We conclude the Goodyear saga as the World once more lurched into global conflict.
Remaining with purchases and the War, Goodyear’s supply of natural rubber was severely depleted once the Japanese took control of the far-East. Previous to hostilities, experiments were undertaken to ascertain a supply of synthetic rubber. The US government had even constructed a Rubber Reserve should stock become depleted.
Goodyear scientists had in fact succeeded in making a synthetic compound, the delightfully named Chemigum which had a negative effect on natural rubber prices; the research all but stopped. The Germans also had a product called Buna-S which they showed off but were curiously Schtum as to its properties and production.
Chemigum and other synthetics became a priority with war looming. It also proved to be more durable and better performing than the German version. Car tyres would have to play second fiddle to the mechanics of war. And Goodyear cashed in. Employing a wide collection of those not deemed eligible or acceptable to fight, the war machine was on full song. The Wolverhampton factory was a juicy target for the Luftwaffe, just like their Coventry and West Bromwich neighbours who assisted with Spitfire manufacturing but continued to produce very healthy outputs.
One of the more bizarre but openly more humorous tales from the war being Goodyear’s input to the ruse of the Phantom Army. What better way to fool the enemy over tank and artillery numbers than produce a rubber lookalike? Prior to D-Day, the real stuff was nicely hidden. Hurriedly made in full scale with correct marking as a real tank would wear, these dummies could be inflated, placed accordingly, come night-time deflated and easily moved to the next location. “Just how many tanks do the Allies have, Oberleutnant?”
The factory workers apparently had no clue as what they were producing though making a balloon with a prominent ‘gun’ poking out front does make you wonder.
Peacetime brought more worries but the difference between the First and Second World War was diversity. Goodyear had moved on. The Atomic age, the space race and other lucrative government contracts kept the rubber along with cash flowing. Natural sources were still needed and Goodyear had invested heavily in vast plantations. These had become civilisations in their own right. Employing thousands, providing schools, hospitals, homes, workshops, clean water and internal transportation.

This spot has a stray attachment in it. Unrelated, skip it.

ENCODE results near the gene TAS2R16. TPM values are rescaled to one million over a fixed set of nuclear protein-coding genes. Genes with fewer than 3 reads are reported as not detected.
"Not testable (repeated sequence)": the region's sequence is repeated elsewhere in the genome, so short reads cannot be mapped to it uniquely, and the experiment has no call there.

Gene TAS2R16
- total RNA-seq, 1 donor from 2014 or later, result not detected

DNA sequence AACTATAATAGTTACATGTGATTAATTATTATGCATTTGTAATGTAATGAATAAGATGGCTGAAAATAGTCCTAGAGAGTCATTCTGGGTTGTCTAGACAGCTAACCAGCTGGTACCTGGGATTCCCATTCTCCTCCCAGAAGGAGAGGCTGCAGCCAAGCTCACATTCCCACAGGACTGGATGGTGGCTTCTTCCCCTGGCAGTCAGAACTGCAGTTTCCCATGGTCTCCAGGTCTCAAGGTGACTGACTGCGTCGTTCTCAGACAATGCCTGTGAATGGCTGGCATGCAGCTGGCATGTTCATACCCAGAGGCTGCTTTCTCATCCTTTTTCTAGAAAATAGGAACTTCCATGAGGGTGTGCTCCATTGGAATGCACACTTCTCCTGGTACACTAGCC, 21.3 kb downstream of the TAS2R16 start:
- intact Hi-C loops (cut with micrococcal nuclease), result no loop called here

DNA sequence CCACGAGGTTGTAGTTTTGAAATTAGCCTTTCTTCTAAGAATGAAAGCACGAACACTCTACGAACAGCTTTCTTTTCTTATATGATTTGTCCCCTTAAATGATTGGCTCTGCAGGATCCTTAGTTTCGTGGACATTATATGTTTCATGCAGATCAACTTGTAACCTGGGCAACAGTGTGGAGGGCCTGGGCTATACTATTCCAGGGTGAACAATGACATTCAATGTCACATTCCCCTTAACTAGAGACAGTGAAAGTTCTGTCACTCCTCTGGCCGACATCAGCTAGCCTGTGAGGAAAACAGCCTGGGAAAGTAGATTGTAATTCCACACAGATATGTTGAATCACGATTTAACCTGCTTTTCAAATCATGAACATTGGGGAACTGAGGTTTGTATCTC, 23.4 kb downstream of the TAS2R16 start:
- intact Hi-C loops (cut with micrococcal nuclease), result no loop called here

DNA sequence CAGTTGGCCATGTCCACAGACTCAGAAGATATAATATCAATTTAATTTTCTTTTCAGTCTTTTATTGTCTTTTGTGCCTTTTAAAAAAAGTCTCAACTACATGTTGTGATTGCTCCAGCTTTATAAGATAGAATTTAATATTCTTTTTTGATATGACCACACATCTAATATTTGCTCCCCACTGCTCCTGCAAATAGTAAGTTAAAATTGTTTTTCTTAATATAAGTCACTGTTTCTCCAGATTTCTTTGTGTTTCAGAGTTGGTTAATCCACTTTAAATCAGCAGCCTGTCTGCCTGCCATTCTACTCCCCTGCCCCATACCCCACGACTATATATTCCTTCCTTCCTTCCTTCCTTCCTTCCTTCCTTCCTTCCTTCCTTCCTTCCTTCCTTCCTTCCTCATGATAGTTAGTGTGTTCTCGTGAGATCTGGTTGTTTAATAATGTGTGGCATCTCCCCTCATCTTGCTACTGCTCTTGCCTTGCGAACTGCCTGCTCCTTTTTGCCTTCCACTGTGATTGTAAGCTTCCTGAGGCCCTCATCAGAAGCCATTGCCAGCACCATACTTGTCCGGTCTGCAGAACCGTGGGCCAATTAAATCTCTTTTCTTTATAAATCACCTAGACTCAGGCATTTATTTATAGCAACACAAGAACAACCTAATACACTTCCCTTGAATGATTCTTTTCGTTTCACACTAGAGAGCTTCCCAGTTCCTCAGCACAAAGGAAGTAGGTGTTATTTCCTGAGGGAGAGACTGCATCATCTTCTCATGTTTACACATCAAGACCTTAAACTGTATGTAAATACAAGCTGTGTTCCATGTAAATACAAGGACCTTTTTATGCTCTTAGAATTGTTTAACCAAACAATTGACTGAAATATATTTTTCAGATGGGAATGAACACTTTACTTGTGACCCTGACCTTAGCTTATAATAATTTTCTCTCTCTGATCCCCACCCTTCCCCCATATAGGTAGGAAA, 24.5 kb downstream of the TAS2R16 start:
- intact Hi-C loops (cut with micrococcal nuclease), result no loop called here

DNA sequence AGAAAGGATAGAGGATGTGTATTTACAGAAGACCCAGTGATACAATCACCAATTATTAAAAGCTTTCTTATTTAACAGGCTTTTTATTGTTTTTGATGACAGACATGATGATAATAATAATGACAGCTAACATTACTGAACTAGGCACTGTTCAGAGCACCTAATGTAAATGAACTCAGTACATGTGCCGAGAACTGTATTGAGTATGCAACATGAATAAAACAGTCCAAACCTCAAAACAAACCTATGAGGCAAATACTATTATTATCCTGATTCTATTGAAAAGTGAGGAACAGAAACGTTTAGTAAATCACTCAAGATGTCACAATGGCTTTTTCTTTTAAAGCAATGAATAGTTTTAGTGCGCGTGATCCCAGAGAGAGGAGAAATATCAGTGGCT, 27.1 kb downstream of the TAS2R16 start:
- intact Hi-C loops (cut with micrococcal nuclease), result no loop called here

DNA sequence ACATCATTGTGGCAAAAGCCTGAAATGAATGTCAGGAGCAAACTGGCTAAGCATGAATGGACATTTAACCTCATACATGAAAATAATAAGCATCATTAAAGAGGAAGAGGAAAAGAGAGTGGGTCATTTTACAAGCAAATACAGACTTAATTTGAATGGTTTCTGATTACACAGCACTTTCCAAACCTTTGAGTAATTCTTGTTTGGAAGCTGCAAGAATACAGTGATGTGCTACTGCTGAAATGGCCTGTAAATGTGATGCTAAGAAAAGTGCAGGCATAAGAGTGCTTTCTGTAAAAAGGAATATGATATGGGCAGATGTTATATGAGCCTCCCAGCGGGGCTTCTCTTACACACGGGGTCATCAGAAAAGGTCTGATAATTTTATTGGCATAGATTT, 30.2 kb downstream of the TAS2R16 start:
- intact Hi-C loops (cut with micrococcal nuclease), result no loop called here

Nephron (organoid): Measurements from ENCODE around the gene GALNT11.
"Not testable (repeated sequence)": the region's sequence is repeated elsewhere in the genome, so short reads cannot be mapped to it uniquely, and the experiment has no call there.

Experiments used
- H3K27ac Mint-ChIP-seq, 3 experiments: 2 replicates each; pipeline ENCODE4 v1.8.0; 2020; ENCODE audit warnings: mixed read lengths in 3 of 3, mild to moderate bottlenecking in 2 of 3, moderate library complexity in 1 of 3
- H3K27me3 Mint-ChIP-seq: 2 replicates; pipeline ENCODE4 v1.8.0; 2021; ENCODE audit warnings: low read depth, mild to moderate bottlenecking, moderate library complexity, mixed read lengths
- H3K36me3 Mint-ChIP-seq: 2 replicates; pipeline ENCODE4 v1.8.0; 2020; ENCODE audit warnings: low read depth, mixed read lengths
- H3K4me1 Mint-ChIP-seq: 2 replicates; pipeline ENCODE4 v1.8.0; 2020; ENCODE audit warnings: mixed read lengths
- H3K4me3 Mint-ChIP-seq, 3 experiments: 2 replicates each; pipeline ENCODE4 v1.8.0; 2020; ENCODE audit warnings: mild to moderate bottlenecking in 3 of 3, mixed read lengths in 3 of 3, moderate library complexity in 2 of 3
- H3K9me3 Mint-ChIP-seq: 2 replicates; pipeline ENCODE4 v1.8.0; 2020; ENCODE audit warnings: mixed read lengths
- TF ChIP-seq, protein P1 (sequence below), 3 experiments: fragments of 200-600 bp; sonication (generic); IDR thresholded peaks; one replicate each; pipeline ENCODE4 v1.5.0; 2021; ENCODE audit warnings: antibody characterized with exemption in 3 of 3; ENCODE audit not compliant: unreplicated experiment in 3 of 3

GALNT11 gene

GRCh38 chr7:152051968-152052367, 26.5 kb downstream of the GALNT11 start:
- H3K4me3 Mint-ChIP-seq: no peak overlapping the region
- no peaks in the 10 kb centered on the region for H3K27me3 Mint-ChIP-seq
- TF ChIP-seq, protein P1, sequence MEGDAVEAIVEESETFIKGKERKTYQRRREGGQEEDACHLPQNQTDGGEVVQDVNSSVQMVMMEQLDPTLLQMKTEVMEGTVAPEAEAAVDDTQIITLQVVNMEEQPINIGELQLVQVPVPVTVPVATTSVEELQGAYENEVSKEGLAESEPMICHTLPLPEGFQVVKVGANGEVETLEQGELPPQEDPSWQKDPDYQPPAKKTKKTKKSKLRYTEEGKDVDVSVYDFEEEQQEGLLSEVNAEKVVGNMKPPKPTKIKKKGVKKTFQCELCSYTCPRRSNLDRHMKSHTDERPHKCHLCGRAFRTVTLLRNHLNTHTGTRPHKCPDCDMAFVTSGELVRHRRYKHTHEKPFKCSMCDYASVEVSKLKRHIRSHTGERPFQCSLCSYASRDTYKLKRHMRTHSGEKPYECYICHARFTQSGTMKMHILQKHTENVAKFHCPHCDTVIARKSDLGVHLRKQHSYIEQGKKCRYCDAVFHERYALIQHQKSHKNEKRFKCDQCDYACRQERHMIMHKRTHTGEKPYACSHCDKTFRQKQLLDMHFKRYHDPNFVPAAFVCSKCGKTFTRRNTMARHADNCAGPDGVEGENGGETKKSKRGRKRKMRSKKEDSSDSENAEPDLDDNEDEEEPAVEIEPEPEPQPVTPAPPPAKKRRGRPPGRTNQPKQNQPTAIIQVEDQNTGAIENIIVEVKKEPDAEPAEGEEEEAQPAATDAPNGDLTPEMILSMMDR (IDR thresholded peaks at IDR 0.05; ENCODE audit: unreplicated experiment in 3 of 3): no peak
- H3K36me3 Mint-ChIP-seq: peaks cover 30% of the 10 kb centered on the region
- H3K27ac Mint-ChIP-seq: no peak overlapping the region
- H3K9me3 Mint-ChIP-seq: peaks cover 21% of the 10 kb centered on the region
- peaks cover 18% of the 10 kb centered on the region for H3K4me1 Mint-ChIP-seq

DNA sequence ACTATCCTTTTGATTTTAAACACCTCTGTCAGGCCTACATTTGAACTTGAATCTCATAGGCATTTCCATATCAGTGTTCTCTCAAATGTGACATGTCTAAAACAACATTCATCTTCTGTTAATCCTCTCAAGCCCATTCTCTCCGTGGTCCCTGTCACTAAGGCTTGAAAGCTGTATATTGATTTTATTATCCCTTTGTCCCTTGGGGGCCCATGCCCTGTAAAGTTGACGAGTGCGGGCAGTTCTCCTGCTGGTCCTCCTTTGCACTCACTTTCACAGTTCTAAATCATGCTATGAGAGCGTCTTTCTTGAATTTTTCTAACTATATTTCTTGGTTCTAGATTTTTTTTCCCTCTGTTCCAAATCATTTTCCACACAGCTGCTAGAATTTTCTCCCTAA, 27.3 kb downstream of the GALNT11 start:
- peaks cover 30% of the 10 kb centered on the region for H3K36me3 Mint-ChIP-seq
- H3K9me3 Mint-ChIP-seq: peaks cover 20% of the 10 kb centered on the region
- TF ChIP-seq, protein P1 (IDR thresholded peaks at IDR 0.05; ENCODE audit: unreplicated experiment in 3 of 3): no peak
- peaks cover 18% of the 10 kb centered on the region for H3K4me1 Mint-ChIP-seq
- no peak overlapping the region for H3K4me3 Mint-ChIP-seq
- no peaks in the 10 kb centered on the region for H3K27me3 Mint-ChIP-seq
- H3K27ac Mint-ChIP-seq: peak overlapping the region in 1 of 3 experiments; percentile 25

With safe passage for the latex, the Goodyearite who ran the plantation often had romantic or dramatic stories to tell. Deals in the desert, dodging tigers to deliver truck tyres, hard bargaining tribal leaders and dining in the finest of restaurants; but all under strict guidance from Akron.
Facing their biggest change, but brought about not by Goodyear but their French nemeses, Michelin, being the radial tyre. Initially dismissed by Akron, the writing was on the wall for the crossply as automobiles became ever more powerful. 1981 witnessed the Eagle tyre launch. Only six years later, the ZR-S arrives: tyres capable of over 149 mph as fitted to the Chevrolet Corvette.
Goodyear, not immune to strikes, desperation and turmoil over the years went on to own Dunlop, Sava and Fulda tyres. Michelin now have BF Goodrich and Uniroyal. Frank Seiberling died a wealthy philanthropist. Paul Litchfield lauded as Goodyear-ite through and through.
If by chance you were interested in visiting the Goodyear world of Rubber museum in Akron, sadly this closed ten years ago due to “no visitors for week after week.” Which is an indictment of the tyre as a whole. Those black circles with only a palms width patch to connect us to the tarmac, however pot-holed and broken are sadly neglected. Most people I know have no clue to their car’s tyre pressures or condition; their history is unknown, disregarded. Make? Round rubber thingy.
However difficult their story and regardless of make or brand, please look after your tyres. There’s an awful lot of substance behind them.